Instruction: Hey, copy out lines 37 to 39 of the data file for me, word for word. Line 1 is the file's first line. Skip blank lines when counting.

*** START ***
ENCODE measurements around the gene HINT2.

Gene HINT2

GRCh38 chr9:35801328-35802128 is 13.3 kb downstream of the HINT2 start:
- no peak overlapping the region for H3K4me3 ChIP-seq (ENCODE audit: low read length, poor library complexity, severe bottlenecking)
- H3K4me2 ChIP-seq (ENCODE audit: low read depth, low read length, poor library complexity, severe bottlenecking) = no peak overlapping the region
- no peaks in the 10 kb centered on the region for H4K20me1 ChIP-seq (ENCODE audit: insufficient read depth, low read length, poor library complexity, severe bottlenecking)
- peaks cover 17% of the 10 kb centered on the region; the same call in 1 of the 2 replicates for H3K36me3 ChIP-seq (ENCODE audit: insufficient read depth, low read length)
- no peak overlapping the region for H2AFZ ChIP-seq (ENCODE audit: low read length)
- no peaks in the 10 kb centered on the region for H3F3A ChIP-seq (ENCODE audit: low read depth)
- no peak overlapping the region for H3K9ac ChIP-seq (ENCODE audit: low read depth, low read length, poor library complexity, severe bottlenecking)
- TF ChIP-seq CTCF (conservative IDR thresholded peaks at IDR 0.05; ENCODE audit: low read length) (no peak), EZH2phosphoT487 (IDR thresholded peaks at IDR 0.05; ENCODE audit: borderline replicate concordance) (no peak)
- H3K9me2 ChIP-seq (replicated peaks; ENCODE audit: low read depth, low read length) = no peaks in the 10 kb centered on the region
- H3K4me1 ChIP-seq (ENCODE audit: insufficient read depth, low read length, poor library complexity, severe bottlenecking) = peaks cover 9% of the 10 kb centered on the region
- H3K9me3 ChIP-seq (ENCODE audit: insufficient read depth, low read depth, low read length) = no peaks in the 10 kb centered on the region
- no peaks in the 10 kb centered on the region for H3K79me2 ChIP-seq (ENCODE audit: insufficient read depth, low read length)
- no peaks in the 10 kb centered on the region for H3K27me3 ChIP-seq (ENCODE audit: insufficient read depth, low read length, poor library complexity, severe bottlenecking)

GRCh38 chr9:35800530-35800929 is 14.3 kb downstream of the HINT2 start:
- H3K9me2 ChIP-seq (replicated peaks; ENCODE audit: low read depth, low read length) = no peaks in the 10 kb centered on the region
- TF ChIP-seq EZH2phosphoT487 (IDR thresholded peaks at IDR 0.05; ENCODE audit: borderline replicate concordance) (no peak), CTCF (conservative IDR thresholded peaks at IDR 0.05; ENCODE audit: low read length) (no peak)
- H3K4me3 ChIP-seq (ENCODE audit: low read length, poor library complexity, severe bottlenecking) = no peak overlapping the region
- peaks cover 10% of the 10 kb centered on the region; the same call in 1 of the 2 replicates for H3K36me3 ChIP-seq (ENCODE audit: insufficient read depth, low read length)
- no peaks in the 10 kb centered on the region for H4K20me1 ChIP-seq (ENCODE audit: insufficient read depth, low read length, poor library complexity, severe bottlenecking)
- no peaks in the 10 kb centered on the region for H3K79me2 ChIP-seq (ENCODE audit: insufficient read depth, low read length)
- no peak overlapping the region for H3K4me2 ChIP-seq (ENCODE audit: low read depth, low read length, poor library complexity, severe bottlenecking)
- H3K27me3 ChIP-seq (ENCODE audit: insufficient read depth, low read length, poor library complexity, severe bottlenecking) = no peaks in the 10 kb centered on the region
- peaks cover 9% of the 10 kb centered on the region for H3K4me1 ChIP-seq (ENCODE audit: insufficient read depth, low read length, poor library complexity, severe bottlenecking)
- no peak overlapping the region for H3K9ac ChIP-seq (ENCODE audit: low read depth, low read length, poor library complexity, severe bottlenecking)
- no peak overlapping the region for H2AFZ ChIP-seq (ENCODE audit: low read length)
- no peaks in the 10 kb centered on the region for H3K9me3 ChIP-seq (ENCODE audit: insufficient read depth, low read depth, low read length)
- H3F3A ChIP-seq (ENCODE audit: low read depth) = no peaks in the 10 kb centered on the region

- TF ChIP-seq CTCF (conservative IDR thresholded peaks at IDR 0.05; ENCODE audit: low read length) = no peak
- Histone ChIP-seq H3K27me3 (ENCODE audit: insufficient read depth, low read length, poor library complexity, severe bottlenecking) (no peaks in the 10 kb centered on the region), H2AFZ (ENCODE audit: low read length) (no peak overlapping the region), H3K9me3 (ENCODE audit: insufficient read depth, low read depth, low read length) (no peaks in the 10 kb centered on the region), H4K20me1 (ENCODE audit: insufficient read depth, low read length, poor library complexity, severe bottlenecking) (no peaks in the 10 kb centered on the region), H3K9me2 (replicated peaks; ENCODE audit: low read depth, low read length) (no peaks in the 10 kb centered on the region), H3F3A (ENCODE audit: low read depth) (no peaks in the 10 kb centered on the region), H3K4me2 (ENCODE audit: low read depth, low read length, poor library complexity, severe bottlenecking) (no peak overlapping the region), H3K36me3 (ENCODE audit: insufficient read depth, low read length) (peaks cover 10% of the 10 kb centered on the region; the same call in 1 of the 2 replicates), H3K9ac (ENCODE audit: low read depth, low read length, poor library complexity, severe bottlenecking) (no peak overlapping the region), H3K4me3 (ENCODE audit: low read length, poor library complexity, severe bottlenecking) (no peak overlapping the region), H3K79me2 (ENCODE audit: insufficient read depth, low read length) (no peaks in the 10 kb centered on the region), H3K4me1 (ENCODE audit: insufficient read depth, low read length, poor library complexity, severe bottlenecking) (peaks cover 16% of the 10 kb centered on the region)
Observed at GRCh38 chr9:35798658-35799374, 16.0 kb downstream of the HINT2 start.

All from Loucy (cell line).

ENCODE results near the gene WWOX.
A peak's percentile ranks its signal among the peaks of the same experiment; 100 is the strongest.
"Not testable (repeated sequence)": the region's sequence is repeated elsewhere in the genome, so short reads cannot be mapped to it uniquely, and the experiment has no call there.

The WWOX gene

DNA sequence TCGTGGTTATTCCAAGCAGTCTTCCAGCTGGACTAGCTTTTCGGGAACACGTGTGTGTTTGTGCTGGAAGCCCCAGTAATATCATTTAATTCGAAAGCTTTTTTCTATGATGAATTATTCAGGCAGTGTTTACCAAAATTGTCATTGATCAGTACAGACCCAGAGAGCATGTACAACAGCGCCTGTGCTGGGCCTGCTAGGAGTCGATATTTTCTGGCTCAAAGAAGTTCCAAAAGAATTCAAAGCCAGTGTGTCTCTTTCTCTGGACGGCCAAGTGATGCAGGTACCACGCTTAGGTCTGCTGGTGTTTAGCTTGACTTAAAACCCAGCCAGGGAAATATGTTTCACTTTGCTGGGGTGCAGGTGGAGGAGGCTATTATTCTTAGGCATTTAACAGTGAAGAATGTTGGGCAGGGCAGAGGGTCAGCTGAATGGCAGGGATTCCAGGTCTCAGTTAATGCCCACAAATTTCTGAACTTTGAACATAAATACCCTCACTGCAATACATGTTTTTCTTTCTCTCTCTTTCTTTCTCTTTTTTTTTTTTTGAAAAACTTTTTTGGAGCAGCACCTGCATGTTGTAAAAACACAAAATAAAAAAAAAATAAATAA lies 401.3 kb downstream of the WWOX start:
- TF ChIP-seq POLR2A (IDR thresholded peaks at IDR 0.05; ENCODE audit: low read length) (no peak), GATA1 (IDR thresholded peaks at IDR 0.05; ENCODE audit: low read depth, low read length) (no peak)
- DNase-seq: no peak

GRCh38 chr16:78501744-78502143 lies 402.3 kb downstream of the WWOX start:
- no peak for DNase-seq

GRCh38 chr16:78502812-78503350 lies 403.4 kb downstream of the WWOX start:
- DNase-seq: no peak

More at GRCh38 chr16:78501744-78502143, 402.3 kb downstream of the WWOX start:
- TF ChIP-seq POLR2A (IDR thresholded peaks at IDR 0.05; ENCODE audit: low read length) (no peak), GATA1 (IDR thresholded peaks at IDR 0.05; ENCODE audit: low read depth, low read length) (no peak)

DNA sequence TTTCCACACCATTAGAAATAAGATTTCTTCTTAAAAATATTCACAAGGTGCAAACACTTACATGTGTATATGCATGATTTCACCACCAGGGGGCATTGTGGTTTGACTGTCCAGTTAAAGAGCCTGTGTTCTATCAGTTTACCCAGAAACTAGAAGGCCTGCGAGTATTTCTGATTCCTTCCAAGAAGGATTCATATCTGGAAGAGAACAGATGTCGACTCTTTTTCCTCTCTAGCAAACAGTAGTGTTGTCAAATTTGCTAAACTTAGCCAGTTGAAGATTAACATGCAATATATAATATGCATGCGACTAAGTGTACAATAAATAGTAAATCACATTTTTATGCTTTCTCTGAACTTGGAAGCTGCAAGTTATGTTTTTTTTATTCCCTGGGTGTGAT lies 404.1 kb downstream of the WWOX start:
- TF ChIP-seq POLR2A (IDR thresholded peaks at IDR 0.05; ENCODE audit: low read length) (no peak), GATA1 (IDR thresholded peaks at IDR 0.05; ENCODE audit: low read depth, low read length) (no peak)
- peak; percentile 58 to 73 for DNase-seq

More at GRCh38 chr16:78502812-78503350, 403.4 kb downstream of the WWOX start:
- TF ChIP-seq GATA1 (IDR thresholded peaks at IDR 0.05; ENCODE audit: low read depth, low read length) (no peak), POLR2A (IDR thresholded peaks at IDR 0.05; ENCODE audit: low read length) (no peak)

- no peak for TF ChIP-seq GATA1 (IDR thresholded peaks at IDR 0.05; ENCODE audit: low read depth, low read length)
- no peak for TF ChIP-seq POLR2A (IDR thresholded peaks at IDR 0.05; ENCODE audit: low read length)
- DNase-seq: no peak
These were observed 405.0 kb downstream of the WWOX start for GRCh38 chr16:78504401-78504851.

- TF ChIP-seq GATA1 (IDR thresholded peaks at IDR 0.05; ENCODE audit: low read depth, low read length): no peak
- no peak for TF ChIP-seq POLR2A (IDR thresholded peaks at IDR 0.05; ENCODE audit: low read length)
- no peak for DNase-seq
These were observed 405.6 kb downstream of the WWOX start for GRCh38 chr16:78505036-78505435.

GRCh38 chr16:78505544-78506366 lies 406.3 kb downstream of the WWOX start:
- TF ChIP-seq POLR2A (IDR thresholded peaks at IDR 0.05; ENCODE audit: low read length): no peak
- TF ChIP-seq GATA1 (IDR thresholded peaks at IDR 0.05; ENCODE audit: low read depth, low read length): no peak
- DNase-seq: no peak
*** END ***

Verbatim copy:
"Not testable (repeated sequence)": the region's sequence is repeated elsewhere in the genome, so short reads cannot be mapped to it uniquely, and the experiment has no call there.

The WWOX gene

DNA sequence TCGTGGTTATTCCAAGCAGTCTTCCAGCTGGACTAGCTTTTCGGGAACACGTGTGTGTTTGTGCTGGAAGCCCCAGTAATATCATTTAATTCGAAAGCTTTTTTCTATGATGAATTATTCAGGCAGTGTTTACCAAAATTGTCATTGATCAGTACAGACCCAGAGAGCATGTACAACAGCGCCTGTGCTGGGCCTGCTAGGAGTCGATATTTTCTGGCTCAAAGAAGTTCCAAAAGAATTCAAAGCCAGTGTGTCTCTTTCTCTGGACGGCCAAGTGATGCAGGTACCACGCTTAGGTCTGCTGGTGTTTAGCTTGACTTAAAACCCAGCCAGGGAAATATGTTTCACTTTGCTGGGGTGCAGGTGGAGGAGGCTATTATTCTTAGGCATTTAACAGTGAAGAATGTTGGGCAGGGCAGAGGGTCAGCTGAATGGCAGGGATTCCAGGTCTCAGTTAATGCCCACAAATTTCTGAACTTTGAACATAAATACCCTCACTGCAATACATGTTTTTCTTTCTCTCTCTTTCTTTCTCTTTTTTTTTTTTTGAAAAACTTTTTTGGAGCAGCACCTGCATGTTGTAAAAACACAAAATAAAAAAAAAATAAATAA lies 401.3 kb downstream of the WWOX start: